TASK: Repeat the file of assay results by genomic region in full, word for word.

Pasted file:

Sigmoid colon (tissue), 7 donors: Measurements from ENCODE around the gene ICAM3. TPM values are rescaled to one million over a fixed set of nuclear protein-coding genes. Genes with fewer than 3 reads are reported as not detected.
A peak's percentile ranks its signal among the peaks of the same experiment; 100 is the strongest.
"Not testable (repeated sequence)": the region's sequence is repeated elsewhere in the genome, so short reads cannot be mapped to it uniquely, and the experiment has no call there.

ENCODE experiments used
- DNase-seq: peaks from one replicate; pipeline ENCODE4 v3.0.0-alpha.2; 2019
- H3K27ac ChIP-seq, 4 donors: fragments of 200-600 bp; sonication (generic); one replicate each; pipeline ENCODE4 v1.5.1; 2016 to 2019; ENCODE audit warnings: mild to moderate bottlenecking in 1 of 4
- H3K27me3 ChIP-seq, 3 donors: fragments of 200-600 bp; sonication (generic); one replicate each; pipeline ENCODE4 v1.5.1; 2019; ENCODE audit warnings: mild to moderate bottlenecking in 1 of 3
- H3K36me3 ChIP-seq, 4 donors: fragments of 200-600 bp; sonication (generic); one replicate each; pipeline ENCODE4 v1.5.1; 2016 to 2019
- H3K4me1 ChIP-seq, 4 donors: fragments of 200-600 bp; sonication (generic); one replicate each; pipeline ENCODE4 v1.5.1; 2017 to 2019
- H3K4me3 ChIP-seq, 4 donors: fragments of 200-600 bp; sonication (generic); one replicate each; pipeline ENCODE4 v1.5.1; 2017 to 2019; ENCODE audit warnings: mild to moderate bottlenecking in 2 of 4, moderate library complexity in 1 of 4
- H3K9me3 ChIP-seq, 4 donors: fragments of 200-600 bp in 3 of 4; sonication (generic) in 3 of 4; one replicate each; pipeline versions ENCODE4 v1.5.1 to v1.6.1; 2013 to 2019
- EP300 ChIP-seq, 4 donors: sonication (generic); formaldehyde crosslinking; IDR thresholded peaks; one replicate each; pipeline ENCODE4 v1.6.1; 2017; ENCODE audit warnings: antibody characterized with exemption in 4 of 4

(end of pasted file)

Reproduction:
Sigmoid colon (tissue), 7 donors: Measurements from ENCODE around the gene ICAM3. TPM values are rescaled to one million over a fixed set of nuclear protein-coding genes. Genes with fewer than 3 reads are reported as not detected.
A peak's percentile ranks its signal among the peaks of the same experiment; 100 is the strongest.
"Not testable (repeated sequence)": the region's sequence is repeated elsewhere in the genome, so short reads cannot be mapped to it uniquely, and the experiment has no call there.

ENCODE experiments used
- DNase-seq: peaks from one replicate; pipeline ENCODE4 v3.0.0-alpha.2; 2019
- H3K27ac ChIP-seq, 4 donors: fragments of 200-600 bp; sonication (generic); one replicate each; pipeline ENCODE4 v1.5.1; 2016 to 2019; ENCODE audit warnings: mild to moderate bottlenecking in 1 of 4
- H3K27me3 ChIP-seq, 3 donors: fragments of 200-600 bp; sonication (generic); one replicate each; pipeline ENCODE4 v1.5.1; 2019; ENCODE audit warnings: mild to moderate bottlenecking in 1 of 3
- H3K36me3 ChIP-seq, 4 donors: fragments of 200-600 bp; sonication (generic); one replicate each; pipeline ENCODE4 v1.5.1; 2016 to 2019
- H3K4me1 ChIP-seq, 4 donors: fragments of 200-600 bp; sonication (generic); one replicate each; pipeline ENCODE4 v1.5.1; 2017 to 2019
- H3K4me3 ChIP-seq, 4 donors: fragments of 200-600 bp; sonication (generic); one replicate each; pipeline ENCODE4 v1.5.1; 2017 to 2019; ENCODE audit warnings: mild to moderate bottlenecking in 2 of 4, moderate library complexity in 1 of 4
- H3K9me3 ChIP-seq, 4 donors: fragments of 200-600 bp in 3 of 4; sonication (generic) in 3 of 4; one replicate each; pipeline versions ENCODE4 v1.5.1 to v1.6.1; 2013 to 2019
- EP300 ChIP-seq, 4 donors: sonication (generic); formaldehyde crosslinking; IDR thresholded peaks; one replicate each; pipeline ENCODE4 v1.6.1; 2017; ENCODE audit warnings: antibody characterized with exemption in 4 of 4